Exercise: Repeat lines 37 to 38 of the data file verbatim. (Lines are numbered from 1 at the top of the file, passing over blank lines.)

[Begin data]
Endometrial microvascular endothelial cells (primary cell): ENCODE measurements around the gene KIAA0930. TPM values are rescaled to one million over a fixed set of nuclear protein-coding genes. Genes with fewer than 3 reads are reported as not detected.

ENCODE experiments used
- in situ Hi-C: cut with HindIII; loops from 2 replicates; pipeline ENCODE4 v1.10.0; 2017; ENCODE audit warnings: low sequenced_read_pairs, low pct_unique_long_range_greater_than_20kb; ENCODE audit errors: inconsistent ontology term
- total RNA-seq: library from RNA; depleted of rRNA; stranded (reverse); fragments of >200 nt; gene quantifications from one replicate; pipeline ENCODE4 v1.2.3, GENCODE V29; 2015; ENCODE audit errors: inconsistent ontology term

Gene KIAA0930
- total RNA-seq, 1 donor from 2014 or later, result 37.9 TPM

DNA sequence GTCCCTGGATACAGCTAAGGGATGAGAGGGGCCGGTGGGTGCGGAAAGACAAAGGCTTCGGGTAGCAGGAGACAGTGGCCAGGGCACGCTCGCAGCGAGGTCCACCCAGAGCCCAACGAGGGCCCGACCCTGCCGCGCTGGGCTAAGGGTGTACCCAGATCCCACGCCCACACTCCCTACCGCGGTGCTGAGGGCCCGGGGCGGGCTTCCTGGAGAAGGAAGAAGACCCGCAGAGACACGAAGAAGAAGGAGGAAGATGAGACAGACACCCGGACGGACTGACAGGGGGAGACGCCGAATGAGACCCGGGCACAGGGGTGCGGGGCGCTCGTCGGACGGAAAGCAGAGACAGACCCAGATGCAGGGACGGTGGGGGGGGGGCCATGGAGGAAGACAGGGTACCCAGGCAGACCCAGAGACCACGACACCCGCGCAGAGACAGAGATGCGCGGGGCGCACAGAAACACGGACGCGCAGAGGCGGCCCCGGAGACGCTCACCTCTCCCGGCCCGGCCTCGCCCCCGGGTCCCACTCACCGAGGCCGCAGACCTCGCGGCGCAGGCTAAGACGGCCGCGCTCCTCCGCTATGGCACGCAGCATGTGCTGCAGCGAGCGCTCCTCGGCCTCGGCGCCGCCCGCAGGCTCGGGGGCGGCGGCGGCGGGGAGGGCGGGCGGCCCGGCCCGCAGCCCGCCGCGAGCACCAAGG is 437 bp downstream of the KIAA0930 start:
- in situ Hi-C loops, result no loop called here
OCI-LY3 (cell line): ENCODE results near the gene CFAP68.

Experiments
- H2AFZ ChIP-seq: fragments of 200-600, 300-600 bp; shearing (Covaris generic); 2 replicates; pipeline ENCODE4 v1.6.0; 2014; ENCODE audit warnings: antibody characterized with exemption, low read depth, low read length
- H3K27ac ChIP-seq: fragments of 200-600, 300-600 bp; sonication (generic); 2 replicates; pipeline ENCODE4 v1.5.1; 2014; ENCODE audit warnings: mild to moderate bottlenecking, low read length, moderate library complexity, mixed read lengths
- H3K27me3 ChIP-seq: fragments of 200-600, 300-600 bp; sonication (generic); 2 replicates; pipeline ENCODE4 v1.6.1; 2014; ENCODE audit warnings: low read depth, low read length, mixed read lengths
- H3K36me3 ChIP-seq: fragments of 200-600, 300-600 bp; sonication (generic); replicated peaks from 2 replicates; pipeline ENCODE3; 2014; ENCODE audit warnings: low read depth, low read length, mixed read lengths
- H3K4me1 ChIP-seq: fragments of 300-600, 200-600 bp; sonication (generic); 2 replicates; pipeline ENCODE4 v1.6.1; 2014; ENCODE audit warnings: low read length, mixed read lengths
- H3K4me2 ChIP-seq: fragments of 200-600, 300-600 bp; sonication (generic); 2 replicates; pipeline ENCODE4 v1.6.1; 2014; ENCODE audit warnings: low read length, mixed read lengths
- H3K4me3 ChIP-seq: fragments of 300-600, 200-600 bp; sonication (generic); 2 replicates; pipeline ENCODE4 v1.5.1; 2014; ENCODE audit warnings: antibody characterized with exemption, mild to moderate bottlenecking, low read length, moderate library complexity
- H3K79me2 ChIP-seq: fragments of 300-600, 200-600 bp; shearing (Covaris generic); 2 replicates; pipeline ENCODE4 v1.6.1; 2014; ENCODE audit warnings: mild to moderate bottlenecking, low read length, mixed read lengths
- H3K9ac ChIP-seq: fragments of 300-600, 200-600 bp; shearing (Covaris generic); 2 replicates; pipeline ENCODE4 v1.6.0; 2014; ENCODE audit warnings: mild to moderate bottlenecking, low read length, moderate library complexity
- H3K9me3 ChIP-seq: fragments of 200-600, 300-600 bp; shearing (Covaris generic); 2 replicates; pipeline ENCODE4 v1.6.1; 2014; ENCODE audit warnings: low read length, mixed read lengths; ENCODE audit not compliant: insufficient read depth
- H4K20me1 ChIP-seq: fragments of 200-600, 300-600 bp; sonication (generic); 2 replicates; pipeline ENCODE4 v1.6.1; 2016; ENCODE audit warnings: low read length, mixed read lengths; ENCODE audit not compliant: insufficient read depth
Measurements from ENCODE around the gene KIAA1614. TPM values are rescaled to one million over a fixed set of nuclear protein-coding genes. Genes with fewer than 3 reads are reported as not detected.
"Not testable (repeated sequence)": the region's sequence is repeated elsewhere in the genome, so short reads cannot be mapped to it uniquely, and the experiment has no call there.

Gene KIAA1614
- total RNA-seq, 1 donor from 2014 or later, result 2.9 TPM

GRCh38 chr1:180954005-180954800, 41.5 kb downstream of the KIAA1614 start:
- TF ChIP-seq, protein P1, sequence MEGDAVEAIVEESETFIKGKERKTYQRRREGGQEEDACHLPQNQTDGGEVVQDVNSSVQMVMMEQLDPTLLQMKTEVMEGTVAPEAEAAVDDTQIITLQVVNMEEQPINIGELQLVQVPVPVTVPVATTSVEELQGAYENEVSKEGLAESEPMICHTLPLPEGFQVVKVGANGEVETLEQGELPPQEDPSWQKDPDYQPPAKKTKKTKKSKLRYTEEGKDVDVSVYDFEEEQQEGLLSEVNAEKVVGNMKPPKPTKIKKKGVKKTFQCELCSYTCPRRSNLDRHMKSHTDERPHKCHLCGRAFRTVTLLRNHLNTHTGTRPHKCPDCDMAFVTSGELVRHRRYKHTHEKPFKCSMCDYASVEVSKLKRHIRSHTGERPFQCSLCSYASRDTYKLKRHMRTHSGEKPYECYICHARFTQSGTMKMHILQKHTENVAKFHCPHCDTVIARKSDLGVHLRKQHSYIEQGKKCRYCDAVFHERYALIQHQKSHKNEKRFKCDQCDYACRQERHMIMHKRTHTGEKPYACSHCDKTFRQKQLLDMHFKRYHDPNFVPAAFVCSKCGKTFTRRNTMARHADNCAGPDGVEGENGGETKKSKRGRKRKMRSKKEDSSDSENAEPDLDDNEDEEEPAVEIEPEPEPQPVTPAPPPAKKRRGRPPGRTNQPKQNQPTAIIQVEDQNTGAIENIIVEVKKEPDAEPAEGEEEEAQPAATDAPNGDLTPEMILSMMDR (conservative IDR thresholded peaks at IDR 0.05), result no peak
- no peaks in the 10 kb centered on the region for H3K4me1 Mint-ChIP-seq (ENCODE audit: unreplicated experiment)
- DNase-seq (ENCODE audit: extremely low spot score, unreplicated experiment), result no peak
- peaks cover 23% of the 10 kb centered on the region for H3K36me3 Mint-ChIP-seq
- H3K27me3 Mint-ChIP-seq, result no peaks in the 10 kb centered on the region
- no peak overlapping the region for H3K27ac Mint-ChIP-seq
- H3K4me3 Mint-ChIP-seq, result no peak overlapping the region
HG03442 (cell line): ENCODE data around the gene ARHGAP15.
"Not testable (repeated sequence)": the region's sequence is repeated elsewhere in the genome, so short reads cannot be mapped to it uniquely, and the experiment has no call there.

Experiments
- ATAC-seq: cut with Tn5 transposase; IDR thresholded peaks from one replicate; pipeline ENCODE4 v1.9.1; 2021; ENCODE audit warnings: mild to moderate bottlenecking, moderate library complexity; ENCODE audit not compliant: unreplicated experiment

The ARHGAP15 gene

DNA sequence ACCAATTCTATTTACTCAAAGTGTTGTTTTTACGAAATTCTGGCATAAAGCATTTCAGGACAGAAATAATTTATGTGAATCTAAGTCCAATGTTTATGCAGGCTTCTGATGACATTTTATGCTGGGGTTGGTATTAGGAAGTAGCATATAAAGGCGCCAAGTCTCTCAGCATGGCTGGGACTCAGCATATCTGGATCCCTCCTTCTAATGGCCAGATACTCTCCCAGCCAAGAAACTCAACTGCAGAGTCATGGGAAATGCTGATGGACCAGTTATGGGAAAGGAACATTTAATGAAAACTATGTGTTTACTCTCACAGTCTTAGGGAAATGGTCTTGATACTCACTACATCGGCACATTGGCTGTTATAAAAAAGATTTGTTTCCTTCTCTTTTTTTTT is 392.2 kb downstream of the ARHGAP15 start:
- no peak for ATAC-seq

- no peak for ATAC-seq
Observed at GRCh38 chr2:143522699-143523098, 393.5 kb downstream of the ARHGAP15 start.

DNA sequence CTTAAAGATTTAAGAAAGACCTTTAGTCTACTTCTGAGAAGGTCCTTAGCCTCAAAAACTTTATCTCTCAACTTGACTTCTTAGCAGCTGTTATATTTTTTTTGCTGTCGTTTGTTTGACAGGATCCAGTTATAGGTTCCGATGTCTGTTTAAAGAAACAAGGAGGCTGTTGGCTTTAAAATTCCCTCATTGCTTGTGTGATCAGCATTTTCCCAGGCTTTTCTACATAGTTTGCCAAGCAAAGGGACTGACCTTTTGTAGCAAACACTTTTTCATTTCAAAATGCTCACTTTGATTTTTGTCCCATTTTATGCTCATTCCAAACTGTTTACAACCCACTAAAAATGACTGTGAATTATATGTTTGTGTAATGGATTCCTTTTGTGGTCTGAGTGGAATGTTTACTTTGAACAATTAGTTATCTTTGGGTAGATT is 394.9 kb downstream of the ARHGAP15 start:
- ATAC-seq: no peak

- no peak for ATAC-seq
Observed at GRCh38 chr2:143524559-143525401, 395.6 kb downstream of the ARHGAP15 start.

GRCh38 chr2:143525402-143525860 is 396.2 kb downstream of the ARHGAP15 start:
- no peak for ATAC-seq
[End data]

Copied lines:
- ATAC-seq: cut with Tn5 transposase; IDR thresholded peaks from one replicate; pipeline ENCODE4 v1.9.1; 2021; ENCODE audit warnings: mild to moderate bottlenecking, moderate library complexity; ENCODE audit not compliant: unreplicated experiment

The ARHGAP15 gene